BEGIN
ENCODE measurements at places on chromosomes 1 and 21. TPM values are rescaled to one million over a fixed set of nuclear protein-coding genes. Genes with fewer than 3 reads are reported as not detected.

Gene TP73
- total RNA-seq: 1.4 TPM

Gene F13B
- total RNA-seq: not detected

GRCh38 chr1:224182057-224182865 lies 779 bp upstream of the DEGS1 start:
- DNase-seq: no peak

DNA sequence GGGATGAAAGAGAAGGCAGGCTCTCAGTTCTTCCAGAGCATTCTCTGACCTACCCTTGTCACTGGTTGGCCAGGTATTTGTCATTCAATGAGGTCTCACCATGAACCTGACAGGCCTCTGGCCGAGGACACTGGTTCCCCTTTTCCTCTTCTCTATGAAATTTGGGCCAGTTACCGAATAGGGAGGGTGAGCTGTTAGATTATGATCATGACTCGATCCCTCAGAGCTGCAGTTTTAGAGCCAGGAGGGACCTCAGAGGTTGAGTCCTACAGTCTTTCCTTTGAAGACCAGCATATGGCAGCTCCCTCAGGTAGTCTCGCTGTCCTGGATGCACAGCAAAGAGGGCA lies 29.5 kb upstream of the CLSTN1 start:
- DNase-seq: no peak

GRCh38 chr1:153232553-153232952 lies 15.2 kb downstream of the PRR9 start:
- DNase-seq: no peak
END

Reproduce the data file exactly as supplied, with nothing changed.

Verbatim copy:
ENCODE measurements at places on chromosomes 1 and 21. TPM values are rescaled to one million over a fixed set of nuclear protein-coding genes. Genes with fewer than 3 reads are reported as not detected.

Gene TP73
- total RNA-seq: 1.4 TPM

Gene F13B
- total RNA-seq: not detected

GRCh38 chr1:224182057-224182865 lies 779 bp upstream of the DEGS1 start:
- DNase-seq: no peak

DNA sequence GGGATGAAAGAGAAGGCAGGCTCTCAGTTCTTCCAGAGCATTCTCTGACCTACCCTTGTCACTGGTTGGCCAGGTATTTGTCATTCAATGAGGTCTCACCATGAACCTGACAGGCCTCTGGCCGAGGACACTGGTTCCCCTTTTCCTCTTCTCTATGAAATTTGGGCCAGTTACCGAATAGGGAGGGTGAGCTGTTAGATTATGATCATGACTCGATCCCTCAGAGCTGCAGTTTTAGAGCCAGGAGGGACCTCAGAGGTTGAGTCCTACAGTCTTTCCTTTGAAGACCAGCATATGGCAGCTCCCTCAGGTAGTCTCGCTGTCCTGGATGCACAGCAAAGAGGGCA lies 29.5 kb upstream of the CLSTN1 start:
- DNase-seq: no peak

GRCh38 chr1:153232553-153232952 lies 15.2 kb downstream of the PRR9 start:
- DNase-seq: no peak